Lawyers representing Consumer Watchdog are in court today in an attempt to persuade Judge Deny Chinn to deny the revised Google Books settlement.
The main thrust of their argument is that the revised settlement is anticompetitive and flies in the face of US and international law. The judge won't make his final ruling today.
The head lawyer representing Consumer Watch is Daniel Fetterman of law firm Kasowitz, Benson. He said the amendments to the Google Book settlement are insufficient. "If approved, this settlement would improperly destroy potentially millions of absent authors exclusive copyrights and would give Google an unfair monopoly that is not in the public interest."
Consumer Watchdog is not the only interested party in this case. The US Justice Department also opposes the proposed settlement.
Consumer Watchdog agrees with the Justice Department that the amended settlement is a bridge too far. John Simpson, from CW, said: "Google claims it is building a digital library to benefit the public. In fact this deal, negotiated in secret, simply furthers the relatively narrow agenda of Google, The Authors Guild and the Association of American Publishers."
He said the settlement would give unfair control to one company.
Here are the arguments from Consumer Watchdog in full:
- The settlement continues to abuse the class action process and is not fair reasonable or adequate: "This revised plan is still nothing more than a private business arrangement, masquerading as a settlement, that would steal from unsuspecting absent class members while benefiting Google. Notably, it is only the Rightsholders' share of the proceeds that will be donated to charity, and Google would still make a profit from these sales."
- The amended settlement continues to give Google an unlawful and anti-competitive monopoly: "In effect, the agreement temporarily suspends the copyright laws for Google, giving it the rights to copy, distribute, and publicly display millions of copyrighted books--including 'orphan' works for which Rightsholders cannot be easily located. By utilizing the class action settlement mechanism to obtain these rights, Google avoids the transaction costs that any potential competitor would have to incur."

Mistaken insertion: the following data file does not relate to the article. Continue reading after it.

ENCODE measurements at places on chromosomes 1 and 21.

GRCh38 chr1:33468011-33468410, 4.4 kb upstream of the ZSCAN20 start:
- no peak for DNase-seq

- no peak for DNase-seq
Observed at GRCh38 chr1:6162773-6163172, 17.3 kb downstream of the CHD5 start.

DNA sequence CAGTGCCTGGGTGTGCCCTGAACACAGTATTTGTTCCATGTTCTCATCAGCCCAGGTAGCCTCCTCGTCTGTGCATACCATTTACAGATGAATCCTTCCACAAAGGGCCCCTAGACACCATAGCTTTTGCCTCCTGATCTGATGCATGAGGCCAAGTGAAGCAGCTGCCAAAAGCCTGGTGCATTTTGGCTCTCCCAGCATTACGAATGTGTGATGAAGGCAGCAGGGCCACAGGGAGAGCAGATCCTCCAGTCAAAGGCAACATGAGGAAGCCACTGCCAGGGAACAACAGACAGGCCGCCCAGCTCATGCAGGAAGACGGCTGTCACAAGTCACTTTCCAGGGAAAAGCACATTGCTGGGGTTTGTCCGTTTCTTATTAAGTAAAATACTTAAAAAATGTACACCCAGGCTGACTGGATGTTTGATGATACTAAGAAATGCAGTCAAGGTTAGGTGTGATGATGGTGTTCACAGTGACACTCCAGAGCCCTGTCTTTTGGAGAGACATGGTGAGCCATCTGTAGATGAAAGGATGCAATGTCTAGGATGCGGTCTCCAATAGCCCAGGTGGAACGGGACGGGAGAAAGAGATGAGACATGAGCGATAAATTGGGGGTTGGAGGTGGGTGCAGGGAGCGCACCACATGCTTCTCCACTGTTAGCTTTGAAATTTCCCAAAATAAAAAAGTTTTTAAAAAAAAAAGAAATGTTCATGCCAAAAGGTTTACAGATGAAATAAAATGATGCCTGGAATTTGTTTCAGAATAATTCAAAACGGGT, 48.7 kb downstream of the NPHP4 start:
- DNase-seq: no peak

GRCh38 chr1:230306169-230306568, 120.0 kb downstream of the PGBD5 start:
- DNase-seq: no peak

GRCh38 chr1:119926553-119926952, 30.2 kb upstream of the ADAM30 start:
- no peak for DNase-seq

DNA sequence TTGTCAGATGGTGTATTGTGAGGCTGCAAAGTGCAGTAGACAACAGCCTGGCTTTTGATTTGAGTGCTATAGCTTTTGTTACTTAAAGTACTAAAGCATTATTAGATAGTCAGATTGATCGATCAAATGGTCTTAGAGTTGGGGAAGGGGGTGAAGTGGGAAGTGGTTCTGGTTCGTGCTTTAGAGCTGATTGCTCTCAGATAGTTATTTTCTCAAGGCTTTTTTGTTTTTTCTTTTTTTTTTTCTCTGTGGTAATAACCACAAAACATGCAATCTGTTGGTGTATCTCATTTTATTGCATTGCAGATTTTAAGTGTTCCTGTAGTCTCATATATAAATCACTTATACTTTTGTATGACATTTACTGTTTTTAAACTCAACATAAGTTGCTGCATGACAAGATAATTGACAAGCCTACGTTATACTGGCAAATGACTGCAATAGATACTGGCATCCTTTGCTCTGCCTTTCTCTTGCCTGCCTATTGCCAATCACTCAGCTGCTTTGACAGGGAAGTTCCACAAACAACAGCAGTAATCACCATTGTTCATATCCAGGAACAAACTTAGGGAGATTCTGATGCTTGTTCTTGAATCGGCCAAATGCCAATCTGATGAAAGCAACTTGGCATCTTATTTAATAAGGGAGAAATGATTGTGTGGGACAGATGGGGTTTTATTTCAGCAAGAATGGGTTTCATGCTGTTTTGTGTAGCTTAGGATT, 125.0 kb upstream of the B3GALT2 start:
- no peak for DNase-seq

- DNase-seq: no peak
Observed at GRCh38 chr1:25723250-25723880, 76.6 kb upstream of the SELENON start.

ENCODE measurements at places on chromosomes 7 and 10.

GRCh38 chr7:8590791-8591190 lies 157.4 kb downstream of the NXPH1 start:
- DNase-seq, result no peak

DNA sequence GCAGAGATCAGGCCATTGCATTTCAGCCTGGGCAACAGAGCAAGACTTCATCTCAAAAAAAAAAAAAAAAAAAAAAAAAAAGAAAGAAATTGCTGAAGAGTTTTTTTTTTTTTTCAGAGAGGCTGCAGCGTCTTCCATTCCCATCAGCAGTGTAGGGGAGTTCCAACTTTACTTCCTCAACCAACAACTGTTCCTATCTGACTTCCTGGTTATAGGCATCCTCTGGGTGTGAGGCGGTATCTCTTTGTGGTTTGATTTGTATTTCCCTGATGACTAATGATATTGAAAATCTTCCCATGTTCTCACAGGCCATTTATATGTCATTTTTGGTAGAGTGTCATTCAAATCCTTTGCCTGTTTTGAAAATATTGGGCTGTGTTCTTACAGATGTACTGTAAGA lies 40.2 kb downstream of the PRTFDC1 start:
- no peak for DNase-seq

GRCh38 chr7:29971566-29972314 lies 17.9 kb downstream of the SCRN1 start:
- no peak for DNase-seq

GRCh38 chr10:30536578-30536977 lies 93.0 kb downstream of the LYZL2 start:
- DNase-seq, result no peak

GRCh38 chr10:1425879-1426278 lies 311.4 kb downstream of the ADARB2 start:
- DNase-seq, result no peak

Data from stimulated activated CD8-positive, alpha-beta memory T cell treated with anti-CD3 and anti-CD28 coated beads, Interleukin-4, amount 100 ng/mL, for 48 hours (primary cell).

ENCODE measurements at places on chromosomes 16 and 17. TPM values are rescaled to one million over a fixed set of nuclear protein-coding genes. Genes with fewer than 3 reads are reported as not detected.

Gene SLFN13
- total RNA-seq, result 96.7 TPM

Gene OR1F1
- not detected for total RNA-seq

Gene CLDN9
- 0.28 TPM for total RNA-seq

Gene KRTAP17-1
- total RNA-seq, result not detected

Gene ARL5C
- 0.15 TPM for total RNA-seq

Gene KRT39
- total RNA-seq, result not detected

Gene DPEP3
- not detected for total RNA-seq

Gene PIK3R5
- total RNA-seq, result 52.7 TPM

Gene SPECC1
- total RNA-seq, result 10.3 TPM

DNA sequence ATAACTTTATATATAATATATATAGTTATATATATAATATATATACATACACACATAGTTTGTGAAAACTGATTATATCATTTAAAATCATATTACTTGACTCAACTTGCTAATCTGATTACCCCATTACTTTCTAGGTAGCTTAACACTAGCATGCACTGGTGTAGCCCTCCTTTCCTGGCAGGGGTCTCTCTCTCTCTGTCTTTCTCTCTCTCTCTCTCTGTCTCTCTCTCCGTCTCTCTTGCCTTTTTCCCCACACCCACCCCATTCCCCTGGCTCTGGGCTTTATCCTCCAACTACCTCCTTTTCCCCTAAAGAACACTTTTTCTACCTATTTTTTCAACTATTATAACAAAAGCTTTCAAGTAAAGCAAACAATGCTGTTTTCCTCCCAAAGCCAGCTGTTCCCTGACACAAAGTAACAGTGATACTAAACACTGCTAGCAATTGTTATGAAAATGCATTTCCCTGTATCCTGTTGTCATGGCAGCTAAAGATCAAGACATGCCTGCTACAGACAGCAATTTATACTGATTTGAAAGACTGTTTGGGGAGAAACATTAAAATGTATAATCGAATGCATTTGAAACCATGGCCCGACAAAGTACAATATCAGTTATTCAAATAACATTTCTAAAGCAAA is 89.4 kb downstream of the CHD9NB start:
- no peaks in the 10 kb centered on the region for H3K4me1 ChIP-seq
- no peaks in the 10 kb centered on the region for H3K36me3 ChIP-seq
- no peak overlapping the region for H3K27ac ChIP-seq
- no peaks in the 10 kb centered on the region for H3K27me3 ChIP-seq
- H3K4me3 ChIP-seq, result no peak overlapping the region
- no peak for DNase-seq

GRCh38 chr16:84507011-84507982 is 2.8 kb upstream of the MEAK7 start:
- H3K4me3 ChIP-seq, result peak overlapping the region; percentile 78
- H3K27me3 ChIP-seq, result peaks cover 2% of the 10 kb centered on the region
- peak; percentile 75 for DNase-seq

- The proposed settlement is an unconstitutional attempt to revise the rights and remedies of U.S. Copyright law: " In essence, the parties ask the Court to strip copyright protection from millions of books, putting the onus back on the copyright holders to step forward and reclaim their works. But this Court may not rewrite copyright law. Only Congress has 'the constitutional authority and the institutional ability to accommodate fully the varied permutations of competing interests' that must be balanced when amending the Copyright Act."
- The proposed settlement continues to conflict with international law: "One of the most significant revisions to the proposed settlement is that many international Authors and Publishers are now excluded from this settlement through the revised definition of 'Book.' But Rightsholders from Australia, Canada, and the United Kingdom--all countries that are signatories to the Berne Convention--are still included. And authors from these countries would be subjected to the identical, and impermissible, 'formalities' that were found in the original settlement."
- The public deserves a ruling on the question of fair use: "The Plaintiffs contend that Google's copying and displaying copyrighted Books violates 17 U.S.C. section 106, while Google argues that such use is permitted under the fair-use doctrine. If, as Google claims, its search-engine activities are protected by fair use, a ruling on this matter would not only resolve the parties' conflict, but would (if resolved in Google's favor) allow the creation of a competitive book-search market, not one controlled solely by Google, who is already the market leader in on-line search engines."